Murder Inc Veteran Whitey Tropiano Hustled To The Bitter End

Aging, physically ill, embittered, and alone, Ralph (Whitey) Tropiano finally reached the end of his rope at Leavenworth, then one of the toughest prisons in the country, and he played his final card: He sent a message to the FBI that he was, at long last, ready to talk...

Ralph (Whitey) Tropiano

Not too many years earlier, in 1964, Whitey Tropiano had been at his pinnacle when he hit upon what he believed was the grand solution to all his pressing legal problems. He’d simply give the cops in New Haven, Connecticut, piles of cash and they'd leave him the hell alone.

To protect his gambling operations in New Haven, Whitey offered to send payments of $150-$500 a week, in addition to a one-time upfront good faith payment of $2,000 each, to New Haven Detective Stephen Ahern and a West Hartford police official. Ahern and the West Hartford cop graciously accepted Whitey’s largess, thanked him profusely, and then went straight to their superiors to tell them all the details of what had transpired.

In February 1964, Whitey and others involved in the bribery scheme were arrested. Ironically, by then, Whitey had never been less involved with his New Haven gambling operations, having charged his underling/protege Billy (The Wild Man) Grasso with handling the day to day. Whitey had decided to focus on legitimate front businesses, such as the New Haven Grape Company he formed. He also had become something of a construction mogul, building new houses and a shopping center in Branford, in partnership with a construction outfit.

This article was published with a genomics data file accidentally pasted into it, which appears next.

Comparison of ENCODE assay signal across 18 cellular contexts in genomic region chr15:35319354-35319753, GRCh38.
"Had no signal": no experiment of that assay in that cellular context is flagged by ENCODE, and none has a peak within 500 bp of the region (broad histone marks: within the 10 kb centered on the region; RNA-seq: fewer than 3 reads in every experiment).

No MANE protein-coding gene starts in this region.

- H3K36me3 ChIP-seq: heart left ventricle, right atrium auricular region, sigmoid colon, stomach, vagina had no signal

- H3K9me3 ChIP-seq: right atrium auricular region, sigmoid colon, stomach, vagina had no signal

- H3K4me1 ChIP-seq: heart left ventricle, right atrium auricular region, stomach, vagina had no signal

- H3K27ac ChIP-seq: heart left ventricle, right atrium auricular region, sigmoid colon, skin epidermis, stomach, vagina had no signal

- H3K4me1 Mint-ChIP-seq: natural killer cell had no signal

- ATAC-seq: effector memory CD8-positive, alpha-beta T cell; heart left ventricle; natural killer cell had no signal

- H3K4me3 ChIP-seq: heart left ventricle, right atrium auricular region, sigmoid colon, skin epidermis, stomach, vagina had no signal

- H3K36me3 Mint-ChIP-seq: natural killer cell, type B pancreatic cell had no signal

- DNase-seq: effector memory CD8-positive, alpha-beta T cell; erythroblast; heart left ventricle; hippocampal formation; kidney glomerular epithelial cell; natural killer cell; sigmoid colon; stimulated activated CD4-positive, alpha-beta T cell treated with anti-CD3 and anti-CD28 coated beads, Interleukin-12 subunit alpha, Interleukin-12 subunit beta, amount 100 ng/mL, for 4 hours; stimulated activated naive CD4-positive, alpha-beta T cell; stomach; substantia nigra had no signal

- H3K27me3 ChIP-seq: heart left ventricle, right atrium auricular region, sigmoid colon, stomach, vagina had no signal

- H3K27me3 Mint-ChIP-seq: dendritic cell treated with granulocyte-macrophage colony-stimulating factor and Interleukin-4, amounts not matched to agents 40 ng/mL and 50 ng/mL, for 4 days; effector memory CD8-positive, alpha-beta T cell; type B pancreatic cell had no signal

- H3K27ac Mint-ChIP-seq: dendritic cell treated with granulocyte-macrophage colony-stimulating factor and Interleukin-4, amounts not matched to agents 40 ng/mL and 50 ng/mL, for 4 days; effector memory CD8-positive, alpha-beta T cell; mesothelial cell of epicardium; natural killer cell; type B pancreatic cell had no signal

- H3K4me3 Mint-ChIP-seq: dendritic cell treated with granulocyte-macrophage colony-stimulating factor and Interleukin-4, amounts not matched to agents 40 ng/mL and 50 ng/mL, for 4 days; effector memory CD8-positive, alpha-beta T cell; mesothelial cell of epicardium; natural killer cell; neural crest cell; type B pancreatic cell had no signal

Tropiano first met Grasso in the mid-1950s, a few years after New York mob leaders supposedly "collectively" awarded him the city of New Haven, Connecticut, for doing something for them on Oct. 4, 1951, at Joe’s Elbow Room, a restaurant in Cliffside Park, New Jersey. Accord to FBI sources, Whitey was one of the gunmen who killed Willie Moretti, the powerful Mafioso and longtime ruler of northern New Jersey. Moretti had been stricken with terminal syphilis, a progressive illness that made him increasingly irrational and unpredictable — and worst of all, talkative. It was in such a state that Moretti had ambled into a chair before the Kefauver Commission, the televised 1951 hearings on organized crime that riveted the nation. Moretti's appearance didn't rivet his friends, so much as deeply unsettle them with his bizarre behavior, answering questions by saying "SOITANLY" as if in his best Three-Stooges voice. He also invited his inquisitors to visit him at his Jersey shore home. Mob leaders feared their friend would next spill mob secrets.

Sources later told the FBI (and these FBI sources included  were Greg Scarpa, who was in the same crime family as Whitey; most of the information about Whitey is likely accurate) and other law enforcement agencies that it was out of appreciation for the Moretti "mercy killing" -- coupled with the pressing need to get Tropiano out of New York City (all those damn murder investigations) that the mob "gave" Whitey New Haven. He became a made member of the Profaci crime family in Brooklyn, too.

So in late 1951, at age 39, Tropiano returned to his place of origin in Connecticut and married his sister-in-law (and there has GOT to be a standalone story regarding THAT) and settled in to ply his various skills.